- THE MAGAZINE
Floor care professionals, owners and managers of cleaning businesses, and formulators of many of the products used in day-to-day cleaning operations began experiencing a new regulatory landscape Jan. 1. That's when regulators in California, Delaware, Maryland, Pennsylvania, New York, New Jersey, Washington D.C., Maine and Virginia reduced the acceptable level of volatile organic compounds, or VOCs, in a wide range of cleaning and floor care products. The list includes general-purpose cleaners, carpet cleaners, floor polishes and waxes, as well as furniture maintenance and leather care products, upholstery and glass cleaners, and spot removers.
What does this mean to cleaning professionals and owners and managers of cleaning companies? The immediate impact might not be immediately apparent as products on the shelves prior to the New Year may not be affected. However, as these grandfathered products are consumed, the marketplace could experience some noticeable differences. Product performance could be impacted with new formulations. Some products may not be available. And product pricing could change noticeably.
Confusion and Complexity
One likely outcome for the marketplace will be confusion. For example, certain states will regulate carpet and upholstery cleaners and EPA will not. In another case, VOC limits for floor-wax strippers vary among the regulating states. The complexity level will certainly rise for cleaning firms doing business in more than one state because their ability to make bulk product purchases may change.
The new regulations are generally more stringent than the EPA's, and their impact will go well beyond the jurisdictions that implemented them. Formulators will most likely produce products that meet the tightest standards and market them across the country.
Basically, formulators have only three options. First, they can limit the sales of their products to those states that have not adopted the new regulations. Second, they can pull non-compliant products completely off the market. Obviously, both of these options have serious implications for the marketplace. The remaining option, reformulate their products to meet VOC limits, is much more viable.
Ignoring the regulations is absolutely not an option for formulators and manufacturers. Anyone who makes, sells or offers affected products for sale will be held accountable for meeting the new VOC regulations in the nine jurisdictions involved. In some states, fines may be as high as $50,000 per day for each product that fails to meet the new standards.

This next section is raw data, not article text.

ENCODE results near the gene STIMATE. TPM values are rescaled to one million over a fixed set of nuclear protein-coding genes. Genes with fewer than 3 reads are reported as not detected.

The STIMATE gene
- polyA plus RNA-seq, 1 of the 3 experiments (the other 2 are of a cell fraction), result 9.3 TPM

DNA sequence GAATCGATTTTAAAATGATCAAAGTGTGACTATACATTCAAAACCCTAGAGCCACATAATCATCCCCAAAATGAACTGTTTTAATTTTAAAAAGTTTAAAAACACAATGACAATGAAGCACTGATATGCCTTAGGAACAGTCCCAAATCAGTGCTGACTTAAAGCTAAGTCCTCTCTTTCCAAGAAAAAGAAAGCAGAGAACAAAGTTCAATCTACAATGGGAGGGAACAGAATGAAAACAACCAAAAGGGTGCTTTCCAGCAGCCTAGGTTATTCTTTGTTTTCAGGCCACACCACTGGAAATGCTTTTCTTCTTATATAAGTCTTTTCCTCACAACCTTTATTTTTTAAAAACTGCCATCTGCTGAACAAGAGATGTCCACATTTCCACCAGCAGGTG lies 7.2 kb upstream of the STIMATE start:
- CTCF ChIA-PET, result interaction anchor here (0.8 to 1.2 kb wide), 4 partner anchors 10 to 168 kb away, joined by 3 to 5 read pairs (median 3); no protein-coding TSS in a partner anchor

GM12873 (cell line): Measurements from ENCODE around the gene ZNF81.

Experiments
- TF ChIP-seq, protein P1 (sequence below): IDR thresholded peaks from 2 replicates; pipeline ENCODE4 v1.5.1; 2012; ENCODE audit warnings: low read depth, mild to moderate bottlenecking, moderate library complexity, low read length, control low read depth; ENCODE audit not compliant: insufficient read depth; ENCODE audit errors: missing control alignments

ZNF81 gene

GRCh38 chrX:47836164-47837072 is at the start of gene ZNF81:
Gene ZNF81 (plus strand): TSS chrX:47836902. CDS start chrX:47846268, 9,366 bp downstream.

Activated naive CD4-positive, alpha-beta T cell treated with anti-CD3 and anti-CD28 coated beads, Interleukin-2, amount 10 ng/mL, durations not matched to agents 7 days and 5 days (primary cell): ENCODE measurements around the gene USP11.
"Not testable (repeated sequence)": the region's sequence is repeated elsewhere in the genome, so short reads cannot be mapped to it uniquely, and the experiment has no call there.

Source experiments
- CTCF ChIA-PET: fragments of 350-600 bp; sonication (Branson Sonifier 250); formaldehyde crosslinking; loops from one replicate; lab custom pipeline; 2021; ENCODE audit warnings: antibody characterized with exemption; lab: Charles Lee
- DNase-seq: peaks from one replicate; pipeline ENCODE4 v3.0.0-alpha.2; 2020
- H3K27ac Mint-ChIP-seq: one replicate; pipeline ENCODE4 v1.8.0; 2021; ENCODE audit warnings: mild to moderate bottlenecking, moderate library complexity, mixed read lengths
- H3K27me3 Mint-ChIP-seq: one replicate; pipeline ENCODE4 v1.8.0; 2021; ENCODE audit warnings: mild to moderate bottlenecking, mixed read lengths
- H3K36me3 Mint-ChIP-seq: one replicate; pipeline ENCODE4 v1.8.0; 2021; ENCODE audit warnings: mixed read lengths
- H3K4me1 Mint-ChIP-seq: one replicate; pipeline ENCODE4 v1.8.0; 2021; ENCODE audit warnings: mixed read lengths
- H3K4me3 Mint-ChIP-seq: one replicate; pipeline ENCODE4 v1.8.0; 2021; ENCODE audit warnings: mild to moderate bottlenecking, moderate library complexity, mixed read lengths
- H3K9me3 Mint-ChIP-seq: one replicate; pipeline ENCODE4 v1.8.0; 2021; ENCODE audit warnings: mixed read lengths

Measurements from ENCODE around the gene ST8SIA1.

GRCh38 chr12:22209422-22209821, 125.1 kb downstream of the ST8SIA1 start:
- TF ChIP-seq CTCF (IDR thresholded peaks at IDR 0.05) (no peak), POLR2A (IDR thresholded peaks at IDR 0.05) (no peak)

These regulations are a direct result of a growing concern about air quality - including indoor air quality. VOCs react in the air to generate ground-level ozone, a key component of smog. Solvents in products like general-purpose cleaners, paint strippers, cleaning products, polishes and graffiti removers are major sources of VOCs.
California started the trend of state regulations in an effort to deal with smog in its highly populated areas. The other states, also with highly populated areas, are following suit. Given the large population distribution in these states, these changes will have a big impact on many industries beyond cleaning.
The ultimate benefit of this stepped-up oversight is cleaner air - both indoors and outdoors. Among the most obvious beneficiaries of this are the people who actually use the products involved.
The tighter regulations also offer an opportunity for formulators to improve their products using new, cutting-edge solvents, and for end-users to benefit from these new products. Floor care professionals and other end-users should learn from their distributors and formulators how they are planning to improve their products at the same time they deal with the new regulations.
Further information about the regulations discussed in this article can be found at the following websites:
California Air Resources Board: http://www.arb.ca.gov/homepage.htm
Delaware Department of Natural Resources and Environmental Control: http://www.dnrec.state.de.us/dnrec2000/
New Jersey: http://www.nj.gov/dep/rules/adoptions.html
New York State Department of Environmental Conservation: http://www.dec.state.ny.us
Pennsylvania Department of Environmental Protection: http://www.dep.state.pa.us/
Washington, D.C.: http://www.epa.gov/reg3artd/permitting/online-stateregs.htm